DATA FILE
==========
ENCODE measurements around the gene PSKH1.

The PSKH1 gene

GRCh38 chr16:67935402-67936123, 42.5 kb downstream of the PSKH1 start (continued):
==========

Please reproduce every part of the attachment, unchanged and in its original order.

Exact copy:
ENCODE measurements around the gene PSKH1.

The PSKH1 gene

GRCh38 chr16:67935402-67936123, 42.5 kb downstream of the PSKH1 start (continued):